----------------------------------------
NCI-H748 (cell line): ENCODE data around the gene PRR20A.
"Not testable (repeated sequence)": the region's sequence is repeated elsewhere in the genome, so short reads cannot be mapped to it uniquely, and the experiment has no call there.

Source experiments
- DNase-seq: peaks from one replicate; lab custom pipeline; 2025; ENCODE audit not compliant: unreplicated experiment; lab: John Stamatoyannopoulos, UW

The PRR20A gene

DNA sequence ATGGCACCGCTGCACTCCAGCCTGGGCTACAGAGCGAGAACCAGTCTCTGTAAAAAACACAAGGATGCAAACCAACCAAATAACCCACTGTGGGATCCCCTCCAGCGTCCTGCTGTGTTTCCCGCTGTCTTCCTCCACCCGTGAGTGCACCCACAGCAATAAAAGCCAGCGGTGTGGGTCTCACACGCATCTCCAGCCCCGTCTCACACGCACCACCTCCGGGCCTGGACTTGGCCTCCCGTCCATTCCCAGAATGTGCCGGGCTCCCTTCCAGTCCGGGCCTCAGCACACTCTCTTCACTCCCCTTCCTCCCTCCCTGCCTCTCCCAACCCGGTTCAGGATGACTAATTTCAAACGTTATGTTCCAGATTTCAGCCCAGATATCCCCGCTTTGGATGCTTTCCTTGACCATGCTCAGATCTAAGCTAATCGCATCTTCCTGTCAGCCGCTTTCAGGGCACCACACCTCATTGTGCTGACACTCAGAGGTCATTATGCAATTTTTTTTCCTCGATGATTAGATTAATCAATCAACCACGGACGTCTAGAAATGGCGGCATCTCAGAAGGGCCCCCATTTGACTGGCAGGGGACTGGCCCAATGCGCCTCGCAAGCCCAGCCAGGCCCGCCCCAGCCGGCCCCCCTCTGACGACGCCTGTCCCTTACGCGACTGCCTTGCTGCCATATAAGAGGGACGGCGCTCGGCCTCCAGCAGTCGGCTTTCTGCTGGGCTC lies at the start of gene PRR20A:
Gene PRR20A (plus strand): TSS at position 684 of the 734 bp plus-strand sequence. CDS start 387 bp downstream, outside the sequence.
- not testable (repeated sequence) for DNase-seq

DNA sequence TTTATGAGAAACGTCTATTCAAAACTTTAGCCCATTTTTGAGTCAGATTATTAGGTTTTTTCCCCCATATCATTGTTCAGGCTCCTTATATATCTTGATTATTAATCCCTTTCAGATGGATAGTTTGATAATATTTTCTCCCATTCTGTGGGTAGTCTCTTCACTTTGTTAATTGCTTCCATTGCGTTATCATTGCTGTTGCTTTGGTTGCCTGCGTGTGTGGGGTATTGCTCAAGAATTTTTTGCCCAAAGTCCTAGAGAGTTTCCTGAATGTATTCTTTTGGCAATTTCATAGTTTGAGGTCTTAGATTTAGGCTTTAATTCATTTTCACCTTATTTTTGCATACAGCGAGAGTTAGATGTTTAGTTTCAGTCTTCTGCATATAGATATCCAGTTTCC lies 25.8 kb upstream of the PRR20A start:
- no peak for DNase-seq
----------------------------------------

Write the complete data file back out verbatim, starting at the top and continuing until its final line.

NCI-H748 (cell line): ENCODE data around the gene PRR20A.
"Not testable (repeated sequence)": the region's sequence is repeated elsewhere in the genome, so short reads cannot be mapped to it uniquely, and the experiment has no call there.

Source experiments
- DNase-seq: peaks from one replicate; lab custom pipeline; 2025; ENCODE audit not compliant: unreplicated experiment; lab: John Stamatoyannopoulos, UW

The PRR20A gene

DNA sequence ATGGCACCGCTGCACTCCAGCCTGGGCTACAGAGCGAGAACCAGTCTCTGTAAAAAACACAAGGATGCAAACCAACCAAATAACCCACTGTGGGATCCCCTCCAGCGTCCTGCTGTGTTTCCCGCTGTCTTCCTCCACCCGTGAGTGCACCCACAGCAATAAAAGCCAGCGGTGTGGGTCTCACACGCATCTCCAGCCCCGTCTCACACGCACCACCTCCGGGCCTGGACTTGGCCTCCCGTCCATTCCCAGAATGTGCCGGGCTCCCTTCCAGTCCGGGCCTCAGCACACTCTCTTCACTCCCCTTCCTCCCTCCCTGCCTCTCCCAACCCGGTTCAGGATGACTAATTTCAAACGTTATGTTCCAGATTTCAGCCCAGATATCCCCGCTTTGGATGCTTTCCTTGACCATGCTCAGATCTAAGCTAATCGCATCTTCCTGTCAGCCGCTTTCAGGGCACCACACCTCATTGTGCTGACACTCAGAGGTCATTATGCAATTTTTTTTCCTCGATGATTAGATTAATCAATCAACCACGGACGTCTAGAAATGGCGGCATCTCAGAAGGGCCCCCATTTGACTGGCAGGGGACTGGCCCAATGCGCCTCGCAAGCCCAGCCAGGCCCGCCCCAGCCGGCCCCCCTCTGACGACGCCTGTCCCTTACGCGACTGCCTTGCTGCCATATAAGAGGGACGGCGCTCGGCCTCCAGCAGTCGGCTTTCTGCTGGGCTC lies at the start of gene PRR20A:
Gene PRR20A (plus strand): TSS at position 684 of the 734 bp plus-strand sequence. CDS start 387 bp downstream, outside the sequence.
- not testable (repeated sequence) for DNase-seq

DNA sequence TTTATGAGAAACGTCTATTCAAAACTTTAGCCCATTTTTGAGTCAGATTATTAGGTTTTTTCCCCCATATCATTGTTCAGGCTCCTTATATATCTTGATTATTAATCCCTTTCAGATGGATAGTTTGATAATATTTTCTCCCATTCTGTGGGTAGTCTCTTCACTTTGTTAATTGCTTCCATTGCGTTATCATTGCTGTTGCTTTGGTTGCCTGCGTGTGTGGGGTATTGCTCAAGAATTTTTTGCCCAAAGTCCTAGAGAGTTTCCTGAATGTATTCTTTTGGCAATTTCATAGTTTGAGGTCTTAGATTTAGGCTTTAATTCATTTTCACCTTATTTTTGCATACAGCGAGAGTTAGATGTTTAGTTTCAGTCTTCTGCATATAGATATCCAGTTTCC lies 25.8 kb upstream of the PRR20A start:
- no peak for DNase-seq